10 Bizarre Things Your Body Does While You Sleep


By: , – Robin Donovan, Health Writer
10/28/2013 5:00 AM   :  14 comments   :  198,984 Views

See More: sleep, relaxation,
We tend to think of sleep as restful, inactive and quiet. By while you're zoning out, your body is tuned in, doing everything from piecing together dreams to slowing down your kidneys--and much more that you might not expect!

  1. Paralyzes You
    REM, which stands for "rapid eye movement" is the deepest phase of sleep. When you vividly recall a dream, it likely occurred during a REM cycle. In REM stages, muscles in our arms and legs are temporarily paralyzed while we sleep.
    This paralysis is normal, and it's not same as sleep paralysis, which occurs for a few seconds or minutes after you awaken (or, rarely, just before you fall asleep). In this disorder, the normal paralysis that happens during sleep holds on for a few scary moments after you wake up. If you experience this, check with your physician; it could be a symptom of narcolepsy.
  2. Jerks You Awake
    It may feel like you're falling or it may feel like you've been jolted awake, but hypnic jerks (sometimes called hypnagogic jerks) are a natural and common part of falling asleep. This phenomenon causes your limbs to jerk, perhaps because your body is preparing for the changes that take place during sleep, or perhaps because your body misinterprets the signs of impending sleep as falling--and thus jerks you in a misguided effort to stay upright. Scientists don't agree on what exactly causes hypnic jerks, but they're typically harmless.
  3. Moves Your Eyes
    As you sleep, you experience five phases of sleep, with REM as the last and most active phase. Once you complete a REM cycle, you'll start the first phase anew. Seventy to 90 minutes after you fall asleep, you should be in REM sleep, and you'll spend about 20 percent of your time sleeping in this stage. During REM sleep, our eyes dart quickly back and forth, but we typically have no memory of this (other than memories of dreams that often happen in this phase).
  4. Produces Human Growth Hormone
    Human growth hormone, or hgH, helps muscles, bone and other tissues regenerate. The helpful hormone is released during sleep, especially its deepest stages, and is thought to be prompted by low blood glucose levels present during sleep, among other factors. So, there is some science behind the concept of beauty sleep!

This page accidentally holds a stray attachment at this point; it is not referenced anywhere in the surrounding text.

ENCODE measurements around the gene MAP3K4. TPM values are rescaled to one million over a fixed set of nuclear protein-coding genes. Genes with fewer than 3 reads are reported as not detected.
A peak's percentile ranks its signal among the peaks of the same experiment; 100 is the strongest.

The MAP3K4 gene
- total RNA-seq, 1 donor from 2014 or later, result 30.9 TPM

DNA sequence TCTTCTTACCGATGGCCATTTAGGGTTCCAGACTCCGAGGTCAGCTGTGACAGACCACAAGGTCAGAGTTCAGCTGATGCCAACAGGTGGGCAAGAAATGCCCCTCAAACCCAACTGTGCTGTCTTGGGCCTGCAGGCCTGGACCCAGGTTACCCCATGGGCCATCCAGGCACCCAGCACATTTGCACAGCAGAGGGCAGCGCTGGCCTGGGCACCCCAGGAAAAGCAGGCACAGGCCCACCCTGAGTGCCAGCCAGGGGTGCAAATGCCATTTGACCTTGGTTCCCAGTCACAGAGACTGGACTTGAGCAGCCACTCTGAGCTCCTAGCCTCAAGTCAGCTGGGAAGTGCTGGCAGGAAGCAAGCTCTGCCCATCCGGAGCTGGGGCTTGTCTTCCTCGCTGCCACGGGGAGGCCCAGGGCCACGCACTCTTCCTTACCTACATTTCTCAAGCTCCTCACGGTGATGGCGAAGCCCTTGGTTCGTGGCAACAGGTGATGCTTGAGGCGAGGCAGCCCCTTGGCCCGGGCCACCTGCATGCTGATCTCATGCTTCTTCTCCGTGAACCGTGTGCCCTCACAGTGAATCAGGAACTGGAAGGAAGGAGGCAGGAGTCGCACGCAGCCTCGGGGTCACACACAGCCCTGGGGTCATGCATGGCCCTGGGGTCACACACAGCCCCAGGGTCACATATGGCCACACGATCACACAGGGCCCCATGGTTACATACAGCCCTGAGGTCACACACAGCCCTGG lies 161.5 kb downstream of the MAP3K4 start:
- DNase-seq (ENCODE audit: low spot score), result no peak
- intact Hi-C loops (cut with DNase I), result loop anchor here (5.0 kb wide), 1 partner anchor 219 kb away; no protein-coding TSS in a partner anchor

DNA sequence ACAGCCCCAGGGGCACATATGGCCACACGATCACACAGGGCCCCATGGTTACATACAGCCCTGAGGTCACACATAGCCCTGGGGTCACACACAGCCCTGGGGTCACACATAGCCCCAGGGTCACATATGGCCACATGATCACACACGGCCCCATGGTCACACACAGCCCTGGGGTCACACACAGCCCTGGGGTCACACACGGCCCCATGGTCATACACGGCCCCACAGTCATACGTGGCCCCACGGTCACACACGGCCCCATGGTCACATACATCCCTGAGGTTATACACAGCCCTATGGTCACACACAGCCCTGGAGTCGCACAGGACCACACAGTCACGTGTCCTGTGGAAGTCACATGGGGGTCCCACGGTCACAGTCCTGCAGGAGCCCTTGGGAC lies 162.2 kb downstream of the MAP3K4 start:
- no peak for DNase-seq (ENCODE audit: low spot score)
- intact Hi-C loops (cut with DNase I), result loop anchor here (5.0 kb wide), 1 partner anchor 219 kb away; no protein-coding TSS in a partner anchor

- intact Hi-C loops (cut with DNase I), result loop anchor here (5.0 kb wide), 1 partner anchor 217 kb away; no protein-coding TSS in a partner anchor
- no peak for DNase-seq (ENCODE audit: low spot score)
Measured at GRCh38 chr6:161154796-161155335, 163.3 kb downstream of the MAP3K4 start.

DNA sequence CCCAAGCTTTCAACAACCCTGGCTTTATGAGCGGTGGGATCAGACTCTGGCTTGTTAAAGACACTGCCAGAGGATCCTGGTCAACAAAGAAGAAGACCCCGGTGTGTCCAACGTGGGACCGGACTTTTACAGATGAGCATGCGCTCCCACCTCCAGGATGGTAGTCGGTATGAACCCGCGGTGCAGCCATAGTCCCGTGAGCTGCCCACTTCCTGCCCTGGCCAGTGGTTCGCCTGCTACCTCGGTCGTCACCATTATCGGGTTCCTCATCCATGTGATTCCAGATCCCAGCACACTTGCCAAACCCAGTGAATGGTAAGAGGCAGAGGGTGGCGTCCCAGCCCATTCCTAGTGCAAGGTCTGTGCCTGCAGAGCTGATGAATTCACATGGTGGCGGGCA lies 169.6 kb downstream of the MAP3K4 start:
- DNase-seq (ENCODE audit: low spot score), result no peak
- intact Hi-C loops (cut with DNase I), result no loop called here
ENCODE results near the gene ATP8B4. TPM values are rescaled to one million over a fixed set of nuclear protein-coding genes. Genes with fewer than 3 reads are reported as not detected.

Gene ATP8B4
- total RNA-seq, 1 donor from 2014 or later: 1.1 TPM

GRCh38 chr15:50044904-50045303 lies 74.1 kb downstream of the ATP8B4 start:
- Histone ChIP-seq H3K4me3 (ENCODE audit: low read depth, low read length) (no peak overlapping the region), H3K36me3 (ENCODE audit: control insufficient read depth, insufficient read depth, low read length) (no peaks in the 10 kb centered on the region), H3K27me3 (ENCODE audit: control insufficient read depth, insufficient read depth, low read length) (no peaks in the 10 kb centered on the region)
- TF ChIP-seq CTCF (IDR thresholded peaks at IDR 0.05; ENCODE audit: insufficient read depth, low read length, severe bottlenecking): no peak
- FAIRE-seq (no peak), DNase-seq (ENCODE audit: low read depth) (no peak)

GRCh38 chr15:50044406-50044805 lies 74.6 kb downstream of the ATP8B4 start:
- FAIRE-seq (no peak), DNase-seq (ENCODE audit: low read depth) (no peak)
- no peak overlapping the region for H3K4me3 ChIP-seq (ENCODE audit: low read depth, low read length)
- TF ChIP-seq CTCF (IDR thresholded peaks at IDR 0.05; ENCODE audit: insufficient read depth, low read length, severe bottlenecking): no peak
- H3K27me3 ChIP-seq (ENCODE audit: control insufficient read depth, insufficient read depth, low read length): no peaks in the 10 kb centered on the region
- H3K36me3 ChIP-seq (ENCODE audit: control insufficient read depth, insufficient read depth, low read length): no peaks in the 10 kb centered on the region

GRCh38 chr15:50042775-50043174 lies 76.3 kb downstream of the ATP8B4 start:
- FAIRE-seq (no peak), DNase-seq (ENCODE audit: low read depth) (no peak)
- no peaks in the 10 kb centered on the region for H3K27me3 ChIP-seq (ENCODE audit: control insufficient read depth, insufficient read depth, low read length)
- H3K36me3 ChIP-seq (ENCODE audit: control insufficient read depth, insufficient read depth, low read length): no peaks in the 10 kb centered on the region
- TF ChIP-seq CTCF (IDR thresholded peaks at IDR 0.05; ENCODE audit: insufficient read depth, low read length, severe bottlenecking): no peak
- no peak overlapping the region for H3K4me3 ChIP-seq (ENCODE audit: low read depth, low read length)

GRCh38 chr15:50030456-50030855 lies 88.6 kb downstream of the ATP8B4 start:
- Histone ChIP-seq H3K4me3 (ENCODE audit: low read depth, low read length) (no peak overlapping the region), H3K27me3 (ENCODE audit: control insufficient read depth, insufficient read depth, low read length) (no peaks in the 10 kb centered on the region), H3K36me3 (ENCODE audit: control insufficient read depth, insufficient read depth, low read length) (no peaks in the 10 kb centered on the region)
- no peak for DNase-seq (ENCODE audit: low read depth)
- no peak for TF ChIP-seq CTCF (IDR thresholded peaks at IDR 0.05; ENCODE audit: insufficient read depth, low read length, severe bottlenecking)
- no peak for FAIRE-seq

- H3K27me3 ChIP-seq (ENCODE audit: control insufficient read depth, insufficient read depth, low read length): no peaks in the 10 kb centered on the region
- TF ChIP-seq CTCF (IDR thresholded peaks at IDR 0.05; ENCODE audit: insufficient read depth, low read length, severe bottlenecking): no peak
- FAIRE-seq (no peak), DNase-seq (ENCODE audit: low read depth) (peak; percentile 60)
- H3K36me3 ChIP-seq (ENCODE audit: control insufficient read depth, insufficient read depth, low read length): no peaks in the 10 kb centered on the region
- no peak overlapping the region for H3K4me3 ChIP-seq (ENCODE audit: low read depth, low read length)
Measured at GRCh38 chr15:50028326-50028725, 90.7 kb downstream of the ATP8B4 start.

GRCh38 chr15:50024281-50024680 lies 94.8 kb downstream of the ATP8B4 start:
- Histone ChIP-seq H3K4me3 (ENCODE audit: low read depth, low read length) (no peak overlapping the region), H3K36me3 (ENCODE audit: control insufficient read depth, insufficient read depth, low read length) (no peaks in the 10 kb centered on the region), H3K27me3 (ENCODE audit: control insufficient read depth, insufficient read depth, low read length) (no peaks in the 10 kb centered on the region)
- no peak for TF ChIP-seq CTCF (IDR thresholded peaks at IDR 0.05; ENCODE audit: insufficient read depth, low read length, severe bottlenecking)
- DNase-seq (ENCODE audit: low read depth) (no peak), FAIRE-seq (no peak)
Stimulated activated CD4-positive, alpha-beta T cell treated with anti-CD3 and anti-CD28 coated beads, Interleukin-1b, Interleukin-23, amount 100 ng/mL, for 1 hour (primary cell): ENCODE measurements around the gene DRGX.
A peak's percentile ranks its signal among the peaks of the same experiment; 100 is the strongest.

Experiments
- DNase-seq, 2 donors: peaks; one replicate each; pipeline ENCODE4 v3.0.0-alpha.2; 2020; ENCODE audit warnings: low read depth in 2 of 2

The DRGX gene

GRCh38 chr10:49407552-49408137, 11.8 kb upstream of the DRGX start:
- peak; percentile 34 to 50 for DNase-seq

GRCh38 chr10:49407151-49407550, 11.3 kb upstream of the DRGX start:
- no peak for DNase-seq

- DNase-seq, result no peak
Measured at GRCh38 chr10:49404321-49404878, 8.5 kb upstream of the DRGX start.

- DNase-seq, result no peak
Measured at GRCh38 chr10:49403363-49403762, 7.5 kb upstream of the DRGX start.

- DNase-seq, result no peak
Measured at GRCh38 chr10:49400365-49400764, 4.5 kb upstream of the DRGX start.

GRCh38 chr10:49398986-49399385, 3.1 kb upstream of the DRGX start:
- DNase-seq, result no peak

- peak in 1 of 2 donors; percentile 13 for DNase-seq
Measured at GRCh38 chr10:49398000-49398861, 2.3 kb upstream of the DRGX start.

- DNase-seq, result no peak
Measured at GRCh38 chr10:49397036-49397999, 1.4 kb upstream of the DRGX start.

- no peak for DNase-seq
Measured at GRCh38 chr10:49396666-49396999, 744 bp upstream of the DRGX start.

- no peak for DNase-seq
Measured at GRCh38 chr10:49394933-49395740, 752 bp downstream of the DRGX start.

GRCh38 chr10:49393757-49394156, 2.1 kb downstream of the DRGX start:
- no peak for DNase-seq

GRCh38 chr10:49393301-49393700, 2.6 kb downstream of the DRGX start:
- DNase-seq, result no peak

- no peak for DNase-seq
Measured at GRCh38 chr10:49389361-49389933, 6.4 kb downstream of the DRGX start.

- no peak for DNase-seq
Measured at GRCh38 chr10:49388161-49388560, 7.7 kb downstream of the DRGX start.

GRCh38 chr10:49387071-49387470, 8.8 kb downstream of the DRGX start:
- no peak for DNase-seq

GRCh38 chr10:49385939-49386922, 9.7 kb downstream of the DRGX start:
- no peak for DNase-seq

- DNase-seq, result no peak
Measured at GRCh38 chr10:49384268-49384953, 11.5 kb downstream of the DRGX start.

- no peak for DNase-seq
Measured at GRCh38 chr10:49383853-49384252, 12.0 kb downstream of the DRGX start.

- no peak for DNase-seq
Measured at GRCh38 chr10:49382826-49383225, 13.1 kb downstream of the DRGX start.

5. Narrows Your Throat
    As you sleep, your breathing changes and your throat naturally narrows a bit as your muscles relax. If you've experienced a partner who snores noisily, you know what it sounds like when the throat becomes a bit too narrow. (Of course, snoring can have many causes, including a stuffy nose or tonsil issues.) Worse, the airway can close completely, causing sleep apnea.
  6. Grinds Your Teeth
    Bruxism (teeth clenching or grinding) happens to many people during sleep. It may be exacerbated by stress or a misaligned jaw, but research hasn't pinpointed the reason that some people grind only rarely (or never), while others end up with cracked or worn teeth and sore jaw muscles.
  7. Slows Down Your Kidneys
    Kidneys normally function to filter toxins out of the bloodstream and to produce urine. As you sleep, the filtering action of these organs slows, so that less urine is produced. (That's the reason your urine is usually so dark the first time you pee in the morning.)
  8.  Makes Up Stories
    If you've awoken after a vivid dream, you know the vague unease of wondering if it was real--or why your mind produced that crazy mishmash of a story to begin with. Despite much research into dreaming and many hypotheses about why we dream and what dreams mean, the nuts and bolts of this everyday happening are still a mystery. Scientists have not yet figured out why we dream as we do, or found a proven process that would explain the content of our dreams.